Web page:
Henry Keen’s Dorian Gray


Returning to the golden boy again this week with an illustrated edition of Wilde’s novel from 1925. The publisher was Aubrey Beardsley’s old employer, John Lane, and the illustrator was Henry Keen, an artist of singular and dismaying obscurity. Perhaps some of my knowledgeable commenters can provide more information. Keen’s 12 plates look like lithographs but the book also featured ink embellishments and a splendid sunflower/butterfly design on the boards and slipcase.




Dorian Goes Upstairs to the Locked Room Where His Portrait is Kept.


Dorian Gray Lies Dead with a Knife in His Heart.

Elsewhere on { feuilleton }
The illustrators archive
The Oscar Wilde archive

8 thoughts on “Henry Keen’s Dorian Gray”

  1. Hi John.

    Can’t help much but I can tell you that he also illustrated Webster’s The Duchess of Malfi (Bodley Head, 1930), Richard Garnett’s Twilight of the Gods (Dodd Mead & Co., 1924), and Voltaire’s Zadig and Other Romances (John Lane, 1926). These are not all first editions and I don’t know if Keen illustrated earlier ones.



  2. Thanks Callum. I noticed a tiny picture of Duchess on a bookseller’s page but didn’t know about the others. Odd that he’s so undocumented working for the Bodley Head, you’d think there’d be more known about him.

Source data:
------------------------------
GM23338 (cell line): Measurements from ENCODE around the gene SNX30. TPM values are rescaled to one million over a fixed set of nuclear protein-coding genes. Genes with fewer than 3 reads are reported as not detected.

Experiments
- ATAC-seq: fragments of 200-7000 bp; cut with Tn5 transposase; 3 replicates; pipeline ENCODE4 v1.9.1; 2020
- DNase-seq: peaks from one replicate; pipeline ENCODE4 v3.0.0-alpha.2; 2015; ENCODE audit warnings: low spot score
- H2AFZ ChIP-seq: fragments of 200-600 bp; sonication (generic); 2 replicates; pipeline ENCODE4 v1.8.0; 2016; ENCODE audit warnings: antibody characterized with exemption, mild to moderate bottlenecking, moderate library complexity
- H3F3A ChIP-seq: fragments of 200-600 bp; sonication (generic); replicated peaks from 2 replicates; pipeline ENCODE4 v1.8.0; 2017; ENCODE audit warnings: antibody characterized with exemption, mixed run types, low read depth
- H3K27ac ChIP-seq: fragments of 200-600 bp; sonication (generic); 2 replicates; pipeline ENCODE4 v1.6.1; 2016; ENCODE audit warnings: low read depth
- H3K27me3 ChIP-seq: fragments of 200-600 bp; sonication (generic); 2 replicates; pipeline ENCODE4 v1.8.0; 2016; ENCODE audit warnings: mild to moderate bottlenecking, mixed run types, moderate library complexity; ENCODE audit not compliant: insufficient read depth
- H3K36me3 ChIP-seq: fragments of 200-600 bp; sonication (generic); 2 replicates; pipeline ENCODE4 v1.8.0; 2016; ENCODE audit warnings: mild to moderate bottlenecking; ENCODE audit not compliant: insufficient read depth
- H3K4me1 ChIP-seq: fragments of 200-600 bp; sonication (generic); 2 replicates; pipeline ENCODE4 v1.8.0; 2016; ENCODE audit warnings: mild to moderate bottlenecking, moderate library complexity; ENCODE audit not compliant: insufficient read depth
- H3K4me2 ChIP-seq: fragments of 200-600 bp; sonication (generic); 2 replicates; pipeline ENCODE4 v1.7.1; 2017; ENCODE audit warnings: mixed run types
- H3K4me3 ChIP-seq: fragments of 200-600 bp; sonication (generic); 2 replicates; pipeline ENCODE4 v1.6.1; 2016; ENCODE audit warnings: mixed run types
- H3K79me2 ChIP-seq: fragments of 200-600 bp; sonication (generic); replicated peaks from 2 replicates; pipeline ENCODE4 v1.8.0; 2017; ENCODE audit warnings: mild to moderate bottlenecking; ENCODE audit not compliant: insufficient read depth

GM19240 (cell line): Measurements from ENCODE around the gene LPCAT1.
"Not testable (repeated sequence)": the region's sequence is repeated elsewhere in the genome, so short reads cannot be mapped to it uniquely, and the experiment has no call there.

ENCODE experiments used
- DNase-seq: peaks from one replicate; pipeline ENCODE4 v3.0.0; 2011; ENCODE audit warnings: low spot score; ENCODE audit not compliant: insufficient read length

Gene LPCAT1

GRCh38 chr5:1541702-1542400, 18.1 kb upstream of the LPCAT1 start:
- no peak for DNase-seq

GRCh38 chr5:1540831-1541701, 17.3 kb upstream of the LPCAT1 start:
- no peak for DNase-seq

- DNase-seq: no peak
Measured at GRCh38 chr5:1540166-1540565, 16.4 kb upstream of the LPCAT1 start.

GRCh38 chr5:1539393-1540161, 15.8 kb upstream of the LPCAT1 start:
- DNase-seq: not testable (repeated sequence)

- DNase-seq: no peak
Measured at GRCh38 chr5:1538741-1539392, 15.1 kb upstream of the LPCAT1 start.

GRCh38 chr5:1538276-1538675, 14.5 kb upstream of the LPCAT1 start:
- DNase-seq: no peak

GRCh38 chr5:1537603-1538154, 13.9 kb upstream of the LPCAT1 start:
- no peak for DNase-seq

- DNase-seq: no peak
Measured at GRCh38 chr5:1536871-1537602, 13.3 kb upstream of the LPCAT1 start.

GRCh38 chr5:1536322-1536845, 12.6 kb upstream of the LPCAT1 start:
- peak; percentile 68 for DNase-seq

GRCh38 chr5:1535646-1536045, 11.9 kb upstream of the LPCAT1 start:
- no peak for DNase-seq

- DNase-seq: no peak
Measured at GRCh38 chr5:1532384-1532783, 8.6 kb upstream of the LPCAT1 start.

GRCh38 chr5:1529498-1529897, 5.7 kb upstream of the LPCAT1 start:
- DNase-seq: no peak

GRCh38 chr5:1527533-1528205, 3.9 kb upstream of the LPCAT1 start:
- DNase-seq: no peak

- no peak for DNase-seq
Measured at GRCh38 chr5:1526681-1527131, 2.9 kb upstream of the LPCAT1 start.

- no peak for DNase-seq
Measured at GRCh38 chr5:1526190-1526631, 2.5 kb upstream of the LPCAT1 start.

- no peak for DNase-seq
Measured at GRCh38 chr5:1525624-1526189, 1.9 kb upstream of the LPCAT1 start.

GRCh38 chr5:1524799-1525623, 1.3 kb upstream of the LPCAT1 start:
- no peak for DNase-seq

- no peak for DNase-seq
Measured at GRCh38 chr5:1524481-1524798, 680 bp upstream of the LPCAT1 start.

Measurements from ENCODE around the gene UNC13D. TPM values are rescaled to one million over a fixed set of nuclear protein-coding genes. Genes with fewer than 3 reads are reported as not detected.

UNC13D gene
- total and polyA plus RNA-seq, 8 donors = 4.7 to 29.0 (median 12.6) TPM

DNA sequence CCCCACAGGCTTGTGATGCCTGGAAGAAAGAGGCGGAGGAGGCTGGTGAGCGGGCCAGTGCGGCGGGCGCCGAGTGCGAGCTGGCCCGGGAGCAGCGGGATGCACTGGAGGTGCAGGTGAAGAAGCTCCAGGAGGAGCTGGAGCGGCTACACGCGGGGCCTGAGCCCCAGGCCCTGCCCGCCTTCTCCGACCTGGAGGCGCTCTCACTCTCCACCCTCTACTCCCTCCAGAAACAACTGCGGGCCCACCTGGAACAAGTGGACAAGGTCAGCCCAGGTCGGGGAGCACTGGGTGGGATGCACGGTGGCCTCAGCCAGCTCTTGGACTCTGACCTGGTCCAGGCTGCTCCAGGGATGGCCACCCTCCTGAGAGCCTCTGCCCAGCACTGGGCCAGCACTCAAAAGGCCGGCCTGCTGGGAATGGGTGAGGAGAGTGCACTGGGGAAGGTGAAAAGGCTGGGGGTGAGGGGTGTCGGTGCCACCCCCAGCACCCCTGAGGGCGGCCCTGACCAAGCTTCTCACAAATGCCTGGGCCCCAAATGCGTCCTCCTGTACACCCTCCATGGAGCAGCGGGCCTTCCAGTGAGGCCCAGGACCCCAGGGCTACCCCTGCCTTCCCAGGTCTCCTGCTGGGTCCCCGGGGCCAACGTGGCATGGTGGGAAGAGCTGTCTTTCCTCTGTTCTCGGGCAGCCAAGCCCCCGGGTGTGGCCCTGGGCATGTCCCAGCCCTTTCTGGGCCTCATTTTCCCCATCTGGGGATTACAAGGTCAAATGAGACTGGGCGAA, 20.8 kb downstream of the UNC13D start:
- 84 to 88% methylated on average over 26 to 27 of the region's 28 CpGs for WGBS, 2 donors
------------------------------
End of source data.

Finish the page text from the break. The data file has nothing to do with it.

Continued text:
3. Hi there, Henry Keen was very famous in his short life(1899 – 1935). You’re on to something there about his life and the Bodley Head connection, as well as the lithography. He was indeed a
    book illustrator and lithographer and worked mostly in the symbolist/decadent kind of imagery…very much in the Beardsley tradition. He actually only illustrated luxury editions for the Bodley Head apart from the other illustrations he did for other books and publishers. The reason he is not really known nor remember is because he died young of tuberculosis.
    An amazing artist though. Hope it helps.

  4. Hi Clive. Many thanks for that, I often throw these posts out there in the hope that someone may offer further information. Death by TB isn’t surprising seeing as how the disease curtailed the lives of so many artists and writers in those times.

  5. Henry Keen also appeared in the quarterly magazine, The Golden Hind, edited by Clifford Bax & the occult artist Austin Osman Spare that last only 2 yrs, from 1922 to 1924. These illustrations are just as powerful and original as his book illustrations.
    About 20 yrs ago there was a major sale of his work in London. The only such sale that I am aware of.

  6. Hi Louis, and thanks. I’m familiar with The Golden Hind but didn’t know that Henry Keen was a contributor.

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